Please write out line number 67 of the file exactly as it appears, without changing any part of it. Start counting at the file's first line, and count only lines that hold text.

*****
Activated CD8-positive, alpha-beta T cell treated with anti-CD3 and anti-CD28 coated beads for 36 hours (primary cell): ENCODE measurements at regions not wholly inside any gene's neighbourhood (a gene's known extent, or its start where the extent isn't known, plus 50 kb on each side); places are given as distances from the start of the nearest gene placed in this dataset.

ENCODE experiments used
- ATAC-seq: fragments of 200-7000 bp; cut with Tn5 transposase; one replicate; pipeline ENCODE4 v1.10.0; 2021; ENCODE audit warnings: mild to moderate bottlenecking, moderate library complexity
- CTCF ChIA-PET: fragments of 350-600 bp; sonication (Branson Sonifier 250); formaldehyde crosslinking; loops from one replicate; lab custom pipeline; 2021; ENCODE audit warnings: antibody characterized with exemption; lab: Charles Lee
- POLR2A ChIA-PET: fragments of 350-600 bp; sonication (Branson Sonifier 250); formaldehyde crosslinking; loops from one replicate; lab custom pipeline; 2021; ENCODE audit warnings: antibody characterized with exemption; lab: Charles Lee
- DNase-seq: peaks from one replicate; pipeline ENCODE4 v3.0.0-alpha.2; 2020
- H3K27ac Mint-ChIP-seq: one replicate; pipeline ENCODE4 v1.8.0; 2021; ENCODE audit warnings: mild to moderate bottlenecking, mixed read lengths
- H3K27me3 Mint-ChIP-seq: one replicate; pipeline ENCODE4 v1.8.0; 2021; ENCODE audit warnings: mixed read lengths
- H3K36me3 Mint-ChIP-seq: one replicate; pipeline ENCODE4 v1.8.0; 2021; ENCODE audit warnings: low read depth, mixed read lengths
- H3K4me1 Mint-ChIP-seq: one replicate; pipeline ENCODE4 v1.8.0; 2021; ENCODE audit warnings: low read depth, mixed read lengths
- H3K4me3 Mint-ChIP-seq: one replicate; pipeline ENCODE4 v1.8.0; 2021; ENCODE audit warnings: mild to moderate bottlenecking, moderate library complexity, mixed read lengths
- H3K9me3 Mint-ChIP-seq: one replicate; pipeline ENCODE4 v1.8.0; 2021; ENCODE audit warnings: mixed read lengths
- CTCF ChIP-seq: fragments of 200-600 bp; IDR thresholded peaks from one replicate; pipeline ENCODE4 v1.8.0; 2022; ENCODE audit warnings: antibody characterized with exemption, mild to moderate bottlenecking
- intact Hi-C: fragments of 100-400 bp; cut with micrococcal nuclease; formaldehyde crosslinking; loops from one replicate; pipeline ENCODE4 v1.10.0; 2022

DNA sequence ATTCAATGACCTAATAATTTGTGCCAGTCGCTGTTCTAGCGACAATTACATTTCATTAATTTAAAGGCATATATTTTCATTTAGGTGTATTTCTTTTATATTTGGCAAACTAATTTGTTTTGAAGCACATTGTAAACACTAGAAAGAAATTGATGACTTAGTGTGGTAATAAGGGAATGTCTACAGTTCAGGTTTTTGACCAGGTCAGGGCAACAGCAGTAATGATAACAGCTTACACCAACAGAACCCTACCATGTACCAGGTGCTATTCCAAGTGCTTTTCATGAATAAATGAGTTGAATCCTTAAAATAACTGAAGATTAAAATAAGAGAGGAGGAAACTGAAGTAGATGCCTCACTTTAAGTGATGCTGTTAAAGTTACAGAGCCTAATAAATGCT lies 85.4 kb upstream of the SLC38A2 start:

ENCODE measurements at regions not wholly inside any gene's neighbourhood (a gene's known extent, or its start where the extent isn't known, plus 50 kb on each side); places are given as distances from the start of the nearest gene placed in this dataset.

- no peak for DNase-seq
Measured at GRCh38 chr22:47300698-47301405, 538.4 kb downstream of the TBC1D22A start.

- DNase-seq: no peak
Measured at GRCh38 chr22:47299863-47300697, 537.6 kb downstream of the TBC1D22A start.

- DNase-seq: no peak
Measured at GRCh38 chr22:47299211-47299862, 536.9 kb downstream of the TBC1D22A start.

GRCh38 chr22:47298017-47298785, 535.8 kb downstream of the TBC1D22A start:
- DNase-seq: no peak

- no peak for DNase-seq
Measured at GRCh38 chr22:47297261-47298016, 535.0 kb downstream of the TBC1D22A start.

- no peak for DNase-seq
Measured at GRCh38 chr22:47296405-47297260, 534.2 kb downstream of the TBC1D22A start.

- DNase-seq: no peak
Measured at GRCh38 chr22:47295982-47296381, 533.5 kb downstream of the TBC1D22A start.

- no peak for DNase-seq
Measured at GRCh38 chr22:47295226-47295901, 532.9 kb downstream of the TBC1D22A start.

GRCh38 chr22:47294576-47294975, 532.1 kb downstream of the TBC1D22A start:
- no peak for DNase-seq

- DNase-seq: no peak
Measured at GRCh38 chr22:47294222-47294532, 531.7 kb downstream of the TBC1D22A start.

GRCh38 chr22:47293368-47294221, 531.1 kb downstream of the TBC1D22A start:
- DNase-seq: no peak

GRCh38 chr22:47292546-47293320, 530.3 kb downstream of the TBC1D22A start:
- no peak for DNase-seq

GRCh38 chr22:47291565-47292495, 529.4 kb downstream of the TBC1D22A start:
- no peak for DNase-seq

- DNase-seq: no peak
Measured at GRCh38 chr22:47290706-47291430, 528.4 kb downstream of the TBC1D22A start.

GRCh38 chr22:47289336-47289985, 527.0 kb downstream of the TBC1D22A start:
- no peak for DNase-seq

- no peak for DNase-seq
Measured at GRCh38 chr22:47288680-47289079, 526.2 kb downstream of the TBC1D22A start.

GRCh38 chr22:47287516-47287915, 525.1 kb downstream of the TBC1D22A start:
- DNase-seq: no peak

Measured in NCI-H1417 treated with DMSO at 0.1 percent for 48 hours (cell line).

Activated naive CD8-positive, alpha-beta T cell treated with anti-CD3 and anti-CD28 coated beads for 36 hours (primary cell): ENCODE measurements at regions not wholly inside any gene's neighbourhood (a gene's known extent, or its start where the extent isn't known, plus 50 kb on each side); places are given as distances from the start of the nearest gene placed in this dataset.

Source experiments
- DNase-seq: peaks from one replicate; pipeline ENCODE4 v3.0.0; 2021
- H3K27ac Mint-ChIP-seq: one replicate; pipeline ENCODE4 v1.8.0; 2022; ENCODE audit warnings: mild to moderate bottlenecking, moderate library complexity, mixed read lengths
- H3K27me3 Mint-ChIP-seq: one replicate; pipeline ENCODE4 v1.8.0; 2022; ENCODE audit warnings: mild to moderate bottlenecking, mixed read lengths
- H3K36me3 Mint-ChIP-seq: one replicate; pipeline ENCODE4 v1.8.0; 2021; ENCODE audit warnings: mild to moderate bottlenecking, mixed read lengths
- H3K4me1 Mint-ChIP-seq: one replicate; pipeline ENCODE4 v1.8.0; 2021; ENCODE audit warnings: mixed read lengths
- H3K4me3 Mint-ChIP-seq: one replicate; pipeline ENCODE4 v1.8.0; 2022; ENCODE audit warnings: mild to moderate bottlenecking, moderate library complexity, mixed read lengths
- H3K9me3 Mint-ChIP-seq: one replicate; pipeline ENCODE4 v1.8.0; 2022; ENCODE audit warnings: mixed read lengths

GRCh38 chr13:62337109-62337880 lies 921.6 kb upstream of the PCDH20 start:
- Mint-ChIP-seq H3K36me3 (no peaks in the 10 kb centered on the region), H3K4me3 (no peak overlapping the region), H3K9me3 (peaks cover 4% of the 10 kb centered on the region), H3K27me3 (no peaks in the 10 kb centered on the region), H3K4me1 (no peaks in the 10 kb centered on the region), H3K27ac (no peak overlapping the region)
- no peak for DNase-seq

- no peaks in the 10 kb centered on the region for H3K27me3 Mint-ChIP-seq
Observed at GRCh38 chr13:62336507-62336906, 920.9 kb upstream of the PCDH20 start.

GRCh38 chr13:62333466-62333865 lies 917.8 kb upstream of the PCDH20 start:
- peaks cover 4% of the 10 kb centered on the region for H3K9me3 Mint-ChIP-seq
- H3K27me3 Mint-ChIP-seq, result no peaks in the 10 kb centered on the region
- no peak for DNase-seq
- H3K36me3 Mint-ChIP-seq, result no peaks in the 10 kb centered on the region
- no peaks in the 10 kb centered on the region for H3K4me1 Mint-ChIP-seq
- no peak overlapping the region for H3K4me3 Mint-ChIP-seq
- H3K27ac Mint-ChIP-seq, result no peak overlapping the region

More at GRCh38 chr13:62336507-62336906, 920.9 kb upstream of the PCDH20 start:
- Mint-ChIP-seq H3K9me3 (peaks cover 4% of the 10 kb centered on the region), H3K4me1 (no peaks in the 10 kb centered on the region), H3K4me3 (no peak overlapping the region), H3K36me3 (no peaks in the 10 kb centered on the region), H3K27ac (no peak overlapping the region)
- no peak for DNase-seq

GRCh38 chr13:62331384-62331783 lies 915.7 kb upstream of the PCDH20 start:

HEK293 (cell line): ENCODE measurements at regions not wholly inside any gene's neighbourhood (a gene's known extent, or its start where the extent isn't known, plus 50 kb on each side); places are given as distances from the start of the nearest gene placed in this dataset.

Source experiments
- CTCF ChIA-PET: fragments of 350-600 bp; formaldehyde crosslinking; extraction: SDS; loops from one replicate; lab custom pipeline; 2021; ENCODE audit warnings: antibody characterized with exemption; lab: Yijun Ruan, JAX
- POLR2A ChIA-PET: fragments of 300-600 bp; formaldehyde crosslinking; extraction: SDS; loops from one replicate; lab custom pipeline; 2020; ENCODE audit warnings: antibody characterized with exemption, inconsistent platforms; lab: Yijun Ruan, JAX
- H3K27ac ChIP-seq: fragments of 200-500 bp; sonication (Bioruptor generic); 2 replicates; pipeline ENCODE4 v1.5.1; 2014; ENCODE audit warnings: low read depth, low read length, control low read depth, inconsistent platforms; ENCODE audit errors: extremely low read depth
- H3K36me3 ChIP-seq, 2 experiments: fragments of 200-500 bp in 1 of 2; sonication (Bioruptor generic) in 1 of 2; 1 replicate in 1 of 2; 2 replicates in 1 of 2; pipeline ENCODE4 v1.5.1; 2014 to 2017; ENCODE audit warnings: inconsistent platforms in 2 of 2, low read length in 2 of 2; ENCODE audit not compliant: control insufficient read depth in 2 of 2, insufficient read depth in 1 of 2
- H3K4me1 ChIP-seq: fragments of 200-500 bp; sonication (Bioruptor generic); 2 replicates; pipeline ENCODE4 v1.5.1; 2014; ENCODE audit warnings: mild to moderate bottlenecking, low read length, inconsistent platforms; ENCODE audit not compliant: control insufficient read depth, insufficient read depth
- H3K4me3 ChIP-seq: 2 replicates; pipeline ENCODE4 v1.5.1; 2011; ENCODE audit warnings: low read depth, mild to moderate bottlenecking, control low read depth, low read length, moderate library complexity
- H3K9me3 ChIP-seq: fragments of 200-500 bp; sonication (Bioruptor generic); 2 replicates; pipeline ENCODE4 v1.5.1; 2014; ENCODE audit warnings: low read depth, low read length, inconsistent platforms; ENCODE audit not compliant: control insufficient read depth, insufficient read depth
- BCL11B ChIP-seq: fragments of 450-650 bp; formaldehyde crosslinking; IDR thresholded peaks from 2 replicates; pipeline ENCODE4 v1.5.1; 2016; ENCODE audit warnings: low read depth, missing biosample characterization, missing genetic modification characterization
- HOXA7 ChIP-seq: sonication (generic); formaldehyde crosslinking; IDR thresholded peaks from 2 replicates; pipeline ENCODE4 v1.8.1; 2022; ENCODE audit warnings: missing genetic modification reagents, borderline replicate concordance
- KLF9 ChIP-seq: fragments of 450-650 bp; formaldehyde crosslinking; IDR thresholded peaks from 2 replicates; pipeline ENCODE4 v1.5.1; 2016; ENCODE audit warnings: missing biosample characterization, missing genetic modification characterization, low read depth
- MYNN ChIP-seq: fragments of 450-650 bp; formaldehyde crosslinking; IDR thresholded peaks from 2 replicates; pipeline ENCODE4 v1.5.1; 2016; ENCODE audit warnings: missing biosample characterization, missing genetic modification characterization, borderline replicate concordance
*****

- peaks cover 4% of the 10 kb centered on the region for H3K9me3 Mint-ChIP-seq